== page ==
Current Homicide News and Events

Current Homicide News and Events, Homicide News Articles.
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Youths with mood disorders who use marijuana at higher risk of death, self-harm
Youths with mood disorders who use and abuse cannabis (marijuana) have a higher risk for self-harm, death by all causes and death by unintentional overdose and homicide, according to research led by The Ohio State University Wexner Medical Center and The Ohio State University College of Medicine. (2021-01-19)

New study measures neighborhood inequality and violence based on everyday mobility
A new study looking at the patterns of movement from 400,000 people offers fresh insights into how a neighborhood's economic conditions mixed with the mobility patterns of its residents and visitors relates to the well-being of the neighborhood and can serve as a predictor of violence. The theory argues that a neighborhood's well-being depends not only on its own socioeconomic conditions but on the conditions of the neighborhoods its residents visit and are visited by. (2020-12-17)

Ethnic minorities face rising disparity in homicide risk across England and Wales
Calculations now familiar from coronavirus coverage - cases per 100,000 people - applied to ethnicity and homicide victimisation in the UK for the first time. So far this century, Black Britons have been over five and a half times more likely to become murder victims than White British people. Researchers call on ONS and police forces to calculate and present more 'meaningful' crime data to aid prevention and public understanding. (2020-11-17)

State gun laws may help curb violence across state lines: study
Columbia University Mailman School of Public Health researchers find that strong state firearm laws are associated with fewer firearm homicides--both within the state where the laws are enacted and across state lines. Conversely, weak firearm laws in one state are linked to higher rates of homicides in neighboring states. (2020-10-26)

Age restrictions for handguns make little difference in homicides
In the United States, individual state laws barring 18- to 20-year-olds from buying or possessing a handgun make little difference in the rate of homicides involving a gun by people in that age group, a new University of Washington study has found. (2020-09-24)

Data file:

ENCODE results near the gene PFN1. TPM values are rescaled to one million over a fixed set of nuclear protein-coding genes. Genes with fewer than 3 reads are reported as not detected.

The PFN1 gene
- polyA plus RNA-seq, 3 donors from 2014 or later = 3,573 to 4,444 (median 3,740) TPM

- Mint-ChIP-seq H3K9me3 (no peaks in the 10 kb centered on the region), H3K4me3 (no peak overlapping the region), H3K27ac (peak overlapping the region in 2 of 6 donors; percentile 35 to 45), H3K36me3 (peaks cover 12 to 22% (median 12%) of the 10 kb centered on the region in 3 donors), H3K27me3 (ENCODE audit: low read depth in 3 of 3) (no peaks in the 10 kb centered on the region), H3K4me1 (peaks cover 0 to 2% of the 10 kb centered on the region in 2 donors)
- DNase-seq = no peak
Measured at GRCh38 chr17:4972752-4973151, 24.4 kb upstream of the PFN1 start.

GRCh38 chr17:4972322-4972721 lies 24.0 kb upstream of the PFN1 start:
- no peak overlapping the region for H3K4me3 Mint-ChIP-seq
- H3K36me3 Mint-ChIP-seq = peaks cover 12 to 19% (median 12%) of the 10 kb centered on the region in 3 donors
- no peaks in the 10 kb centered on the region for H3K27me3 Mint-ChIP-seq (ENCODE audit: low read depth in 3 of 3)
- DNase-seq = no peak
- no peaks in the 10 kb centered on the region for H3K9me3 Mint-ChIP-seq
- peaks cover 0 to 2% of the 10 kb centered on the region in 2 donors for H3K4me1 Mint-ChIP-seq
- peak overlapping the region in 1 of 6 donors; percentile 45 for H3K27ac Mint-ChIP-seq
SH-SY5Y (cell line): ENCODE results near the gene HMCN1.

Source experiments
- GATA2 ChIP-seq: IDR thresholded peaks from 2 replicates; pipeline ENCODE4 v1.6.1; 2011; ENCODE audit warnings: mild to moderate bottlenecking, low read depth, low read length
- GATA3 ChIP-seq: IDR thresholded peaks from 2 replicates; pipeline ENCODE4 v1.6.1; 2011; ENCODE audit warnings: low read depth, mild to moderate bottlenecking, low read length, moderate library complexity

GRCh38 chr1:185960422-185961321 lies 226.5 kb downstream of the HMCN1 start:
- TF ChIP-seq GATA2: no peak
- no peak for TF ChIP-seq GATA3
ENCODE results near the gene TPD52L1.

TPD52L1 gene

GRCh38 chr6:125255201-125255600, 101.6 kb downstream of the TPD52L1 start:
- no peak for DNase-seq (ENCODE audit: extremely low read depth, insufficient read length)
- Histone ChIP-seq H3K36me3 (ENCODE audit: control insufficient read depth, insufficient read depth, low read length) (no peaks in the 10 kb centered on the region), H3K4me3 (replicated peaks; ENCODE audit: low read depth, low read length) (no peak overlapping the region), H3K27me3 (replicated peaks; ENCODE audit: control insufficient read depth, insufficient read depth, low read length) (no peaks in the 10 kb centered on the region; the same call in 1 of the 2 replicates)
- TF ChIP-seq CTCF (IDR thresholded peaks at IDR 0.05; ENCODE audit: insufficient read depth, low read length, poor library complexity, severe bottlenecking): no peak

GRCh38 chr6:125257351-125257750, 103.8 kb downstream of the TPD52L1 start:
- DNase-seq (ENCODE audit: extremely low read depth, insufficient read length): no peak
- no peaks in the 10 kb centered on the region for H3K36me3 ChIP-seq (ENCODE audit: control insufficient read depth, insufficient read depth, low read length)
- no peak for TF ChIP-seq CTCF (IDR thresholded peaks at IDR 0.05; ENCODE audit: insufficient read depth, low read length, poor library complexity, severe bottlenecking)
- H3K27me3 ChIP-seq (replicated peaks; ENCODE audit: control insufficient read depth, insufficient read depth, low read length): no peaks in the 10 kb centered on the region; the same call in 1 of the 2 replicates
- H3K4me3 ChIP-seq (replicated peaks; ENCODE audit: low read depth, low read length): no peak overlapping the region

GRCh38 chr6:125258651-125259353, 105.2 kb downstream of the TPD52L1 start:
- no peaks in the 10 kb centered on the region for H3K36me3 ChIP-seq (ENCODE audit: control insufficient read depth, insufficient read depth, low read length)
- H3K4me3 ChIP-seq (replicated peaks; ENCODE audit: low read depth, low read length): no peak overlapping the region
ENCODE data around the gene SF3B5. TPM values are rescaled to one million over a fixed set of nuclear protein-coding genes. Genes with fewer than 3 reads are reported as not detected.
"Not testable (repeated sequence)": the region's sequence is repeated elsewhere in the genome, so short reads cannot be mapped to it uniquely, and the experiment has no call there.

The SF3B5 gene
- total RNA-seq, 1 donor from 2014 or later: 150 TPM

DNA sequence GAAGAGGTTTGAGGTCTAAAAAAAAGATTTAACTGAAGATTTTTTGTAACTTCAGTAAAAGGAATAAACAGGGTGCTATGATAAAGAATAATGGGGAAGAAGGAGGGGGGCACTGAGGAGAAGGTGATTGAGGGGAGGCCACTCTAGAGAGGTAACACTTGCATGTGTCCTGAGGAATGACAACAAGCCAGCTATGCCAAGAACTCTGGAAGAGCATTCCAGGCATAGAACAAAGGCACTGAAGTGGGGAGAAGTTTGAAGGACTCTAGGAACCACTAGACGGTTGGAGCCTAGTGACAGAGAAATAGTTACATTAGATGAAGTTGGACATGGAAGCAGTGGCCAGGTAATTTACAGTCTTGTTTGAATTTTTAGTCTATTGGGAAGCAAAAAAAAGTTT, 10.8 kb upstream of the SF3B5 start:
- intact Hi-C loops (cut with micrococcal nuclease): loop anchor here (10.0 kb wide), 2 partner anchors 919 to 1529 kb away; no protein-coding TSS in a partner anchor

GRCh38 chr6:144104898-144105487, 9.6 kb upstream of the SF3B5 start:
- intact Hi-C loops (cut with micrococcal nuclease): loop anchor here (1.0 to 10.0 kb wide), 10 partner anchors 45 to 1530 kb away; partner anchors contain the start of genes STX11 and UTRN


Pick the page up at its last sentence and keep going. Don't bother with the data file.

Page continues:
News coverage in Chicago disproportionately devalues Black and Hispanic lives
Social scientists found that homicide victims killed in Chicago's predominantly Black and Hispanic neighborhoods received less news coverage than those killed in mostly white neighborhoods. (2020-09-22)

Homicides near schools affect students' educational outcomes
Homicides near schools negatively impact on the educational attainment of children, a new study in the Journal of Labor Economics reports. (2020-09-21)

Gun laws in neighboring states affect state gun deaths, new evidence
New research from the University of Alabama at Birmingham (UAB) shows that gun laws in neighboring states have an effect on gun death rates in adjoining states. In findings published in the American Journal of Preventive Medicine, published by Elsevier, weaker firearm laws in neighboring states correlated with more firearm deaths within a state. This is useful information for state policymakers who sometimes have to justify and defend the need for firearm laws in their state. (2020-09-14)

In Brazil, homicides are decreasing in big cities, increasing in smaller towns: BU study
A new Boston University School of Public Health (BUSPH) study maps changes in homicide rates across Brazil from 2000 through 2014. Published in the journal Injury Epidemiology, the research shows the success of anti-violence efforts in major urban areas such as São Paulo, Rio de Janeiro, and Espirito Santo, but the explosion of homicides in fast-developing northeastern areas is a warning for other countries. (2020-09-08)

Personal success more appreciated than team dominance in sports, business
People enjoy witnessing extraordinary individuals - from athletes to CEOs -extend long runs of dominance in their fields, but they aren't as interested in seeing similar streaks of success by teams or groups, according to new research from Cornell University. (2020-09-03)

Life expectancy gap between Black and white people in Washington, DC, analyzed
Heart disease, homicide and cancer are leading contributing factors to stark differences in life expectancy between Black people and white people in Washington, DC, according to a study published in Scientific Reports. (2020-08-27)

Handgun purchaser licensing laws are associated with lower firearm homicides, suicides
State handgun purchaser licensing laws--which go beyond federal background checks by requiring a prospective buyer to apply for a license or permit from state or local law enforcement--appear to be highly effective at reducing firearm homicide and suicide rates. (2020-08-20)

Radiology reveals alarming rise in intimate partner violence during COVID-19 pandemic
Investigators assessed the incidence, pattern and severity of injuries related to Intimate Partner Violence in patients at the Brigham during the COVID-19 pandemic. When they compared IPV injuries from the spring of 2020 to injuries over the previous three years, they found an alarming increase in physical injuries associated with IPV. (2020-08-13)

Rural firearm-suicides impacted by socioeconomic, environmental factors